Last December, I had a very vivid dream. I dreamt about a tall man with blonde-ish brown hair who spoke with a British accent.When I awoke, I felt odd. It was one of those dreams from which you awake feeling a sense of loss because everything in the dream seems so real. It left me empty and needing to get some answers on what the dream meant.
I went online and searched phrases like “guy in my dream,” ” interpretation” and “what does it mean.” With a few clicks I was led to the Web site thegirlofmydreams.co.uk. This site prominently featured a horrible drawing of a girl with thick black glasses and dark hair.
I gasped when I saw the picture. While it was scarce in any kind of detail, I still thought the drawing somewhat resembled me. I read on.
The young British man who started this Web site had had a dream about the girl in the drawing and claimed that she was his “perfect girl.” I decided to send the man an e-mail. I included a picture of myself and a brief description of hobbies, but I didn’t really expect to receive a reply.
I sent the e-mail without knowing what this guy looked like. I decided to browse his Web site some more and watched some of his videos. When I found a picture of him, I was almost certain that he was the guy who had just been in my dream that morning.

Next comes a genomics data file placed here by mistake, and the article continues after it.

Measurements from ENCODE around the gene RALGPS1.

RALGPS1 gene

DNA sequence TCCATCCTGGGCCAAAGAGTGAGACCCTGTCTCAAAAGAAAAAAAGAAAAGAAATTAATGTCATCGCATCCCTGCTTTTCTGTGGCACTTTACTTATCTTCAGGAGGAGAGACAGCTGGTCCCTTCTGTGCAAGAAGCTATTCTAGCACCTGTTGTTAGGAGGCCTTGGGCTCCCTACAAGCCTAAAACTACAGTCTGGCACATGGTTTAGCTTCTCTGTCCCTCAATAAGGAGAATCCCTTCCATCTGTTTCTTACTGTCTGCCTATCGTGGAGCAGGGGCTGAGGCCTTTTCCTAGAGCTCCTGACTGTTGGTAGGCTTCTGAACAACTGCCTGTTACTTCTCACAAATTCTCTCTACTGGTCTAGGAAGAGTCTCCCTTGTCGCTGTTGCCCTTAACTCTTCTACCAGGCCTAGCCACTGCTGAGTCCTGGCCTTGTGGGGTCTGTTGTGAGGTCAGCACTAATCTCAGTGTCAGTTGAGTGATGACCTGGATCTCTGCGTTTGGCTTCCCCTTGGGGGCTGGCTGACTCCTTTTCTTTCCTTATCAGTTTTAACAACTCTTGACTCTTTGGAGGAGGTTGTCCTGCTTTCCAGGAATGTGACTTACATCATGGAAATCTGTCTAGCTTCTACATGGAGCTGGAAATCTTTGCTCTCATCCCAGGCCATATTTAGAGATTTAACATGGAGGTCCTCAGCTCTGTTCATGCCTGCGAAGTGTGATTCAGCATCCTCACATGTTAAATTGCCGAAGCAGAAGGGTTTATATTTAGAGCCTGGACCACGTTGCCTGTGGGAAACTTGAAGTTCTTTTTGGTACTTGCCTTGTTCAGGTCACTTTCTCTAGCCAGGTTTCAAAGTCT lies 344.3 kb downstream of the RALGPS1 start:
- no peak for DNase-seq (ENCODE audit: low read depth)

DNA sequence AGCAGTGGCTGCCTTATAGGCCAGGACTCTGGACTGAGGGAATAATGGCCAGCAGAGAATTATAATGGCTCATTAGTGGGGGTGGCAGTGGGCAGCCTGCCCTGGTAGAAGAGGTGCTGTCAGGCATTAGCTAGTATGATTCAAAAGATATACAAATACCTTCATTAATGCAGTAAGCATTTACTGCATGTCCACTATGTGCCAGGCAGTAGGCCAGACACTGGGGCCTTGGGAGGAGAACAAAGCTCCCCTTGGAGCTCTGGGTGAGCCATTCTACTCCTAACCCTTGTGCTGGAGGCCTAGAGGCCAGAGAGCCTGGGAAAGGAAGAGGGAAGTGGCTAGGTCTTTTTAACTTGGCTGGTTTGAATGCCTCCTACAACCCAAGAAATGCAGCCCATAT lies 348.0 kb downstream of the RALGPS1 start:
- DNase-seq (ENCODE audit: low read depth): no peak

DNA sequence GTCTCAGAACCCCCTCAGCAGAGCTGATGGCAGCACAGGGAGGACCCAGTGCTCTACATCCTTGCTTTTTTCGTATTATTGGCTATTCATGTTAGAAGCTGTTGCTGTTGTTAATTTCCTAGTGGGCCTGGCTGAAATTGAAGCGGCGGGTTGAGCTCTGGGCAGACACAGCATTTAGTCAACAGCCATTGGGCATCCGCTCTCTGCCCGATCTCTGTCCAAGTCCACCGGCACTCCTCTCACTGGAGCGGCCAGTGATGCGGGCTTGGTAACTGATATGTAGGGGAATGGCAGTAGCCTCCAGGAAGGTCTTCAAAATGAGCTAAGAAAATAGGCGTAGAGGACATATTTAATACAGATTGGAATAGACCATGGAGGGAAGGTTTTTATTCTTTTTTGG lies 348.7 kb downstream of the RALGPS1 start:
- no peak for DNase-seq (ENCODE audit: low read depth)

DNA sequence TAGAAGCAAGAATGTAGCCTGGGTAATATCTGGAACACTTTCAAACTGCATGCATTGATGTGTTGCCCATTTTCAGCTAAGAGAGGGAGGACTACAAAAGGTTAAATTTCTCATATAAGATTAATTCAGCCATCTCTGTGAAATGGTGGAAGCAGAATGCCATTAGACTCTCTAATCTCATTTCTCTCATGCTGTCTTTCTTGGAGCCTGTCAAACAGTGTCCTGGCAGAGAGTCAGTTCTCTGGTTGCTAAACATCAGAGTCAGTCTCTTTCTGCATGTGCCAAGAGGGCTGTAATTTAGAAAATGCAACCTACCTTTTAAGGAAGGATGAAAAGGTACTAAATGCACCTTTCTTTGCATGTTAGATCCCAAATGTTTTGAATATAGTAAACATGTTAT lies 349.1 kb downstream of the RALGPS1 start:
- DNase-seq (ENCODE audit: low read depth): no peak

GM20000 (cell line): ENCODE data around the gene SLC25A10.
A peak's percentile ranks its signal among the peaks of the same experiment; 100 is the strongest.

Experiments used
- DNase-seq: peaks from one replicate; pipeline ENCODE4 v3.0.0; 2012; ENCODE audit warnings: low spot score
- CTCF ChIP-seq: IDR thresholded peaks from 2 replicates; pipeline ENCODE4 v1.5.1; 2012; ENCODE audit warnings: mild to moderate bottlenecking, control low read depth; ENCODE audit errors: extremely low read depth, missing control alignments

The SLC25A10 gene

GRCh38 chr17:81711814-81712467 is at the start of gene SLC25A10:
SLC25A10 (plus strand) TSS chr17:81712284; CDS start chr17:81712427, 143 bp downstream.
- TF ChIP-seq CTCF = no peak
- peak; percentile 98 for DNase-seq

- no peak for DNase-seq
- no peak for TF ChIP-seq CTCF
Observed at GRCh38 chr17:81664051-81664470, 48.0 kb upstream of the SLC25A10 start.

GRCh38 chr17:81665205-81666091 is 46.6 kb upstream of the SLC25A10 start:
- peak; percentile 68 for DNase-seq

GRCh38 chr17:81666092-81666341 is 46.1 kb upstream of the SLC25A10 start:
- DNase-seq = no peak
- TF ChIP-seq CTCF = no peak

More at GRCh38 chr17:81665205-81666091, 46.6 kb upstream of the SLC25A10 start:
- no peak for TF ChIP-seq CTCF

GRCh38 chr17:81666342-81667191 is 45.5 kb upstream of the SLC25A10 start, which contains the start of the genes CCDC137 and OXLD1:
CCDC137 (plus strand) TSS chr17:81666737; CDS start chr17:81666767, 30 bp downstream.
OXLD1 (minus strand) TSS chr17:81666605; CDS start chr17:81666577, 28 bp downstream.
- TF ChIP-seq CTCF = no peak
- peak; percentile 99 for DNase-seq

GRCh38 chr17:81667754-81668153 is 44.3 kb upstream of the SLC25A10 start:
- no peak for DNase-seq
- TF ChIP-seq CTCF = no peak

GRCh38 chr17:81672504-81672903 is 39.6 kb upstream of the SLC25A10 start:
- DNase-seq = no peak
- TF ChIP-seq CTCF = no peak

With the help of Facebook, Adam Pacitti and I have become friends – we chat on the phone quite frequently. Out of the thousands of girls who have e-mailed Adam, he is planning to meet me in person during spring break in Chicago.
I’m not sure if an actual relationship will stem from this, but I am now a strong believer in dreams and what they might become. I’m not a superstitious person, but I have reached the conclusion that this might be a message to me, spiritual or otherwise.
After sending Adam that e-mail the morning I had the dream of him, I never thought we would be friends, much less that we would be meeting in a couple of weeks. He has been on television shows and in magazines, making him popular in Britain.
My contact with Adam has proved to me that you don’t have to be extraordinary to get noticed. My simple e-mail has strengthened my faith in miracles. I am enjoying this new friendship.
Leah Moreno is a sophomore English major from Houston, Texas. To see Leah’s photo in the The Sun, a London newspaper, visit http://www.thesun.co.uk/sol/homepage/features/article2209549.ece.